autism identification TRICARE providers

Identification

Explore this section for information and tools to aid the identification and diagnosis of Autism Spectrum Disorder (ASD ).

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Autism Spectrum Disorder (ASD)

ASD is a pervasive neurodevelopmental condition characterized by deficits in two major domains: 1) communicating and interacting with others and 2) restricted and repetitive patterns of behavior and interests.

Impairment is often detected in early childhood sometimes as early as ages 3 to 24 months. However, the degree of impairment varies greatly. If symptoms are mild or being masked by learned compensatory strategies, ASD may go undetected until later in life when social demands exceed the individual’s capacity.


Risk factors

While the exact cause of ASD is unknown, the current scientific consensus suggests that it is caused by a combination of genetic, biological, and environmental variables as outlined below.

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Biological variables:

The known biological variables involved in causing ASD include complications during pregnancy or birth, maternal exposure to valproate and thalidomide, and/or low maternal folic acid levels.

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Genetic variables:

Advanced maternal age is a known genetic variable in causing ASD. Other known statistics show that boys are roughly four times more likely to develop ASD than girls and siblings diagnosed with ASD increases the chance of developing it by 2-8%. Ten percent of children with ASD are also identified as having other genetic disorders.

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Environmental variables:

Research supported by the National Institute of Environmental Health Sciences (NIEHS) indicates that early-life exposure to air pollution is a risk factor for ASD.

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Common displays of ASD include:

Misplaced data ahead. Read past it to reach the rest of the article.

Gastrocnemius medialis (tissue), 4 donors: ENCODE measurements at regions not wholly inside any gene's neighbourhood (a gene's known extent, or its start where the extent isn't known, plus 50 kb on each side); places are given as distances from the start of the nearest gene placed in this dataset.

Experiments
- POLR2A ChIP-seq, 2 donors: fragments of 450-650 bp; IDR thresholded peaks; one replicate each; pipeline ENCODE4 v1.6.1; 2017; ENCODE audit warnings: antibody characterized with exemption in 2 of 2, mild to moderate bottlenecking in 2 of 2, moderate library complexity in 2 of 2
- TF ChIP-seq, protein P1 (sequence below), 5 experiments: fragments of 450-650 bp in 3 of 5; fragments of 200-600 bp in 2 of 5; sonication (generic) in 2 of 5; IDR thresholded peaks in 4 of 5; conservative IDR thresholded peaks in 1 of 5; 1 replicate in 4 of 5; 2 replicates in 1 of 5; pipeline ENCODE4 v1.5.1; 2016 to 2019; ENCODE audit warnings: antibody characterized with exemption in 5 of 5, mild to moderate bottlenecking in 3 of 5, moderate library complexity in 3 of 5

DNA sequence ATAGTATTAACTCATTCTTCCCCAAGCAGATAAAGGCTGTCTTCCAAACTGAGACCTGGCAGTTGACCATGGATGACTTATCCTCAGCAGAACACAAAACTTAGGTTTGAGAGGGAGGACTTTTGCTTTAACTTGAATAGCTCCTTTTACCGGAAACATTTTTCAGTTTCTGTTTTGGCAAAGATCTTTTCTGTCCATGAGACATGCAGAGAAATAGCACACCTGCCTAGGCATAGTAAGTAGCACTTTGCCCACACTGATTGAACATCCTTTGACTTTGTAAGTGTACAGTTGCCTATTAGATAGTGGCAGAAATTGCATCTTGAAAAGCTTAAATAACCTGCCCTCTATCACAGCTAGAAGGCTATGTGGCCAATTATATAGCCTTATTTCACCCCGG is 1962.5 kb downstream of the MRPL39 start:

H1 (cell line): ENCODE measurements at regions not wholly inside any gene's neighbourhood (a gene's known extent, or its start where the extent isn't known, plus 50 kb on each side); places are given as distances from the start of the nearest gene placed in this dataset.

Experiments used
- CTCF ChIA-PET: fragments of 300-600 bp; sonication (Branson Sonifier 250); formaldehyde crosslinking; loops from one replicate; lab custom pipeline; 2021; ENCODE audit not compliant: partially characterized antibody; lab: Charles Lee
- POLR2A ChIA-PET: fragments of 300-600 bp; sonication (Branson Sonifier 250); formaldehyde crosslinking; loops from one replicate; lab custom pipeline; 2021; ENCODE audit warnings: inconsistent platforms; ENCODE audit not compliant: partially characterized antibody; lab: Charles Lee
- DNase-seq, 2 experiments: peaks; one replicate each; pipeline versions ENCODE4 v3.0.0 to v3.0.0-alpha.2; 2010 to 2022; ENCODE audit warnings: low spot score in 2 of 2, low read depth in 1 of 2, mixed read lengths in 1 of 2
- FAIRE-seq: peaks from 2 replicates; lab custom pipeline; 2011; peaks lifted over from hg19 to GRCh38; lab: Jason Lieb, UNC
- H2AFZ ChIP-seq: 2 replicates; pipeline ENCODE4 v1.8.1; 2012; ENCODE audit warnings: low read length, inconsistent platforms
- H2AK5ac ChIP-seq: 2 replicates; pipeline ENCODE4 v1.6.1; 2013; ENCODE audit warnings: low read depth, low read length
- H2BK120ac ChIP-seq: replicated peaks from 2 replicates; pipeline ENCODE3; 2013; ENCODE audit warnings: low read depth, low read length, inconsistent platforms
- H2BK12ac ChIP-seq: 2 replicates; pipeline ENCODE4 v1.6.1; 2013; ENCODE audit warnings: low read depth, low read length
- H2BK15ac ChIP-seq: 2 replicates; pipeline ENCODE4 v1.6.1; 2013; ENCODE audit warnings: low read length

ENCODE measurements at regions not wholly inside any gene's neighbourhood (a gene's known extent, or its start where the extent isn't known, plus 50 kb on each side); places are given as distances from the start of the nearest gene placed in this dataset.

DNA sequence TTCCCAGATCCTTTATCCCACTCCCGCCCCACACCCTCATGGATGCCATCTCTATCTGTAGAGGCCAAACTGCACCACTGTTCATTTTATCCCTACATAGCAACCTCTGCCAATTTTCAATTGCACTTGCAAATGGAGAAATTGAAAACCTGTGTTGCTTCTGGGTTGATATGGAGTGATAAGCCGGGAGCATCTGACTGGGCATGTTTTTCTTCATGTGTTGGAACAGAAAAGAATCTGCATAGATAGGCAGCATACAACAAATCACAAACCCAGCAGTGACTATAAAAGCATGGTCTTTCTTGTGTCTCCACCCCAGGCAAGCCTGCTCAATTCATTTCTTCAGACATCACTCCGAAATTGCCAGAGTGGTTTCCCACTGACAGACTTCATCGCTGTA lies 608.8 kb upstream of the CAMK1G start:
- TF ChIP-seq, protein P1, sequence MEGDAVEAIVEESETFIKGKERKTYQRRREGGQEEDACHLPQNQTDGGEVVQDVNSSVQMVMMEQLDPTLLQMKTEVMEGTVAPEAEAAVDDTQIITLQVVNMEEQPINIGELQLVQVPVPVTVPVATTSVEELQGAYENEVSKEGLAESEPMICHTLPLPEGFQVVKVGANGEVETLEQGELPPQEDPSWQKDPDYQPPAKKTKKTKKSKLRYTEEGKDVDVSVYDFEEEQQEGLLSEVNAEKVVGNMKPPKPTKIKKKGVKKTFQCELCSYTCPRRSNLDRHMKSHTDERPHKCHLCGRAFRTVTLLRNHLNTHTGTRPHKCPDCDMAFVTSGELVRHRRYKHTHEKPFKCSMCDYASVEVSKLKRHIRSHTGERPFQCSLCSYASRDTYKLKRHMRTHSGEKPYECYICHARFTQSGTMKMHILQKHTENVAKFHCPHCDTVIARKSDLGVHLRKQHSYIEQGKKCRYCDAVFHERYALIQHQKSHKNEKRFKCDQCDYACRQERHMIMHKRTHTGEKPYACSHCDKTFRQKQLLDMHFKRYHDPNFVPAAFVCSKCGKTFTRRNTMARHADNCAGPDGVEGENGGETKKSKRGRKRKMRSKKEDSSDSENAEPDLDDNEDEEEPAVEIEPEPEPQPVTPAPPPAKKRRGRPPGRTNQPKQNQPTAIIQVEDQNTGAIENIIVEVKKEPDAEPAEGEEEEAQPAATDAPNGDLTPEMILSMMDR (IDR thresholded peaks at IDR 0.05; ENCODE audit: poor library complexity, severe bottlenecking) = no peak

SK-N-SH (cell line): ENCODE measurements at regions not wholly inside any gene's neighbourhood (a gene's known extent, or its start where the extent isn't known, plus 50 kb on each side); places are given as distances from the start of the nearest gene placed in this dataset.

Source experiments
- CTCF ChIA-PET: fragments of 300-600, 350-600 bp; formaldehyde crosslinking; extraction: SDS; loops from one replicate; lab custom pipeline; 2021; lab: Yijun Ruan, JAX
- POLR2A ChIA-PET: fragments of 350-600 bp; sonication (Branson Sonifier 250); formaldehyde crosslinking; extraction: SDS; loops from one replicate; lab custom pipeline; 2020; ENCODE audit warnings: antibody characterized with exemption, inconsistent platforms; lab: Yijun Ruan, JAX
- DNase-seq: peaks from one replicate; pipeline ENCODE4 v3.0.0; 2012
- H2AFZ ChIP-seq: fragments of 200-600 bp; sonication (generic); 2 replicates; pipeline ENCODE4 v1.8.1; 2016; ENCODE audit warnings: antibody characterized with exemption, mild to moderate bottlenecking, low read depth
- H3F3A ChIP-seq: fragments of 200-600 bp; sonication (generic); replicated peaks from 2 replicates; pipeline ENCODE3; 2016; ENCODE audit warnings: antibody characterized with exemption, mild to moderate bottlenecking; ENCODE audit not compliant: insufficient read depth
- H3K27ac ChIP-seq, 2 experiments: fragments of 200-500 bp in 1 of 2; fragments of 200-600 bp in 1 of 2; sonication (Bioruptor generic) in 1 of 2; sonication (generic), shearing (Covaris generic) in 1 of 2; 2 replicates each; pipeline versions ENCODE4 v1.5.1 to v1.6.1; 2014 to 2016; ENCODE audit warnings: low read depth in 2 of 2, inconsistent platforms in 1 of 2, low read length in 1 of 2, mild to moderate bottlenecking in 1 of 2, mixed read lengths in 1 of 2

• Avoids eye contact
  • Desires to be alone
  • Repeats actions over and over again
  • Fails to observe objects pointed out by others
  • Struggles adapting when routines change
  • Struggles with “pretend” play
  • Repeats or echoes words and phrases
  • Fails to point at objects of interest
  • Shows unusual reaction to sensory stimuli
  • Regresses from previously attained milestones
  • Struggles relating to and/or lacks of interest in other people
  • Appears unresponsive to others but responds to certain sounds
  • Difficulties expressing their needs using typical words or motions
  • Prefers not to be held or cuddled, or might cuddle only when they want to
  • Displays interest in people but has trouble talking, playing, or relating to others
  • Struggles understanding people’s feelings and/or discussing their own feelings

Surveillance and screening

Research shows that early detection and intervention can prevent more serious problems in young adulthood and beyond. Routine developmental surveillance and screening is the best ways to help ensure ASD is detected and diagnosed early. Plus, it helps identify who can be appropriately referred for further evaluation and assessment.

Best practice: Providers should conduct routine developmental surveillance and perform age-appropriate screenings whenever parents or caregivers raise concerns about the child’s developmental progression. Routine developmental screenings are recommended at 9-, 18-, 24-, and 36-months and providers should screen specifically for ASD at 18- and 24-months.

View ASD specific screening tools

Screening tools and early intervention for providers


Tips to educate parents to support early detection and intervention: